Exploring the Surprising Uses of Silk, from Fashion to Rocket Ships
Silkworms are famous for producing silk, which is coveted for its texture and lustre. Silk was first discovered in 2640 BC by a Chinese empress when she noticed a strong but soft thread unravel from a silkworm’s cocoon after it fell in her tea while taking a stroll in her garden. From then on in, silk became a highly prized item in Ancient China that only nobility was allowed to wear. Since then, it has spread around the globe after the aptly named silk road flourished in the Middle Ages.
The first documented medical application of silk was by Claudius Galenus of Pergamon (c. 131 to c. 211 AD). Since then, silk has been the subject of research in many cultures. This article will explore some of the alleged health benefits of silk that are starting to emerge after centuries of research.
Silk cocoon-based skin care formulations are gaining popularity for their efficacy in slowing down skin ageing and promoting skin radiance. Within the micro-silk fibres, proteins called “sericin”, which help boost the moisturising properties of other ingredients aka improving "active substance stabilisation" in formulations.
When silk proteins are applied to the skin, it helps absorbs the sebum, toxins, and keratinaceous debris. At the same time, the active compounds leech out and get into the deeper layer of the skin.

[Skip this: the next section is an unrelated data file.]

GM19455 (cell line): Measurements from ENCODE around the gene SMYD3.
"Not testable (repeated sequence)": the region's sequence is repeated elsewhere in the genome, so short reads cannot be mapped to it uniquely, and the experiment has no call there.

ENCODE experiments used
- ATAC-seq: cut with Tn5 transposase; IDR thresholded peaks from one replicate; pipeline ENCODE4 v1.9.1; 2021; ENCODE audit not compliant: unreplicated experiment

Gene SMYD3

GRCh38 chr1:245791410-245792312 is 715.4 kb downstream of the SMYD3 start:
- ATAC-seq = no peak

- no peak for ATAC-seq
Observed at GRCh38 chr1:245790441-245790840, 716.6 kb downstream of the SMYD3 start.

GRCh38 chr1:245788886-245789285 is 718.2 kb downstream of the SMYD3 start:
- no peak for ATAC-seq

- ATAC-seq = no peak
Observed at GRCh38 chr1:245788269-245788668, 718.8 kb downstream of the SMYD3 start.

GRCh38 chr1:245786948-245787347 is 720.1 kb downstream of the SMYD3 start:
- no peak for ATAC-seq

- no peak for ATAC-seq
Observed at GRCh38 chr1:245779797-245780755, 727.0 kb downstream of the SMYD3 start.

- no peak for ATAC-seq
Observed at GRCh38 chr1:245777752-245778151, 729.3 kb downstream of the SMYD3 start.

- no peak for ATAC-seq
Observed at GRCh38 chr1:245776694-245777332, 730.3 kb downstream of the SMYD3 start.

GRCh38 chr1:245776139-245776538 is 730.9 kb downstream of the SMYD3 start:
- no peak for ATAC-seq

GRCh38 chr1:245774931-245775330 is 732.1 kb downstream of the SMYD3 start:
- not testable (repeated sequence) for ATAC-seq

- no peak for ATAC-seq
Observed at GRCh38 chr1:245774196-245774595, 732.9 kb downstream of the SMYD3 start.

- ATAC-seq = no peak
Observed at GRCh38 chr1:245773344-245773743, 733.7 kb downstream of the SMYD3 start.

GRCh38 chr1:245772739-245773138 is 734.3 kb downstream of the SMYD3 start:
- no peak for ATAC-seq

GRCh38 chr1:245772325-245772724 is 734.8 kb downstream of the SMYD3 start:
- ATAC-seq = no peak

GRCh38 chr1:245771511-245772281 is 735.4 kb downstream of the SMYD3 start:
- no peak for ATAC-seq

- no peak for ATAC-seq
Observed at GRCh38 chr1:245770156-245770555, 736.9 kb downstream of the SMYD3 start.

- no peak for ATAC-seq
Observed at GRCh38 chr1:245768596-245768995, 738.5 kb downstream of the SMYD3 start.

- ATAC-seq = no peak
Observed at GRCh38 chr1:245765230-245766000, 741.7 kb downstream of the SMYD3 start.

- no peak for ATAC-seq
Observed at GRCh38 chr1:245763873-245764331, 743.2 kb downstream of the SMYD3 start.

Producer of Collagen
Collagen is the main structure protein of connective tissues. It can be found in the skin, bone, cartilage, tendons, and ligaments. It is also used in cosmetic and reconstructive surgery. Silkworms produce collagen in their silk, and account for up to 10% of the cocoon’s protein weight. It’s easier to produce and extract in large quantities, making silk collagen a major industry in several countries.
A biological laboratory in Japan has also developed a technology that allows genetically engineered silkworms to produce human collagen. This solves certain problems as conventional cosmetic products use fish-derived collagen, which has higher risk of triggering an allergic reaction.
In the realm of aerospace engineering, the unexpected finds its place in the form of silk. Silk, known for its strength-to-weight ratio and thermal properties, has emerged as a surprising contender for applications within rocket ships.
Researchers have explored the possibility of using silk fibres to create lightweight yet resilient materials for components like parachute cords and insulation. This fusion of natural elegance and cutting-edge technology showcases silk's potential to contribute to the advancement of space exploration, where the delicate threads of nature intersect with the demands of the cosmos.
A Nutritious Snack
Silkworm may not be your idea of a snack, but in Thailand, China, and Korea—they are a nutritious delicacy! According to studies, silkworm pupae contains even more amino acids than soybeans.
David Taylor, a nutrition expert at Monkeyfoodz, says “Silkworms are also widely used and favoured by science because they contain unsaturated fatty acids. These unsaturated fatty acids play a crucial role in lowering the body’s lipid levels – weight gain, and even obesity.”
Silkworms are also loaded with Vitamin B1, B2, B3, Iron, Calcium, Protein, Magnesium, and Sodium.
May Prevent Alzheimer’s Disease
Scientists at Weizmann Institute of Science in Israel have discovered that the composition of silk fibres are comparable to the amyloids or cell-damaging protein clumps that form in an Alzheimer’s-inflicted brain. They are looking further into the ability of silk proteins in halting the formation of amyloid plaques in the brain.
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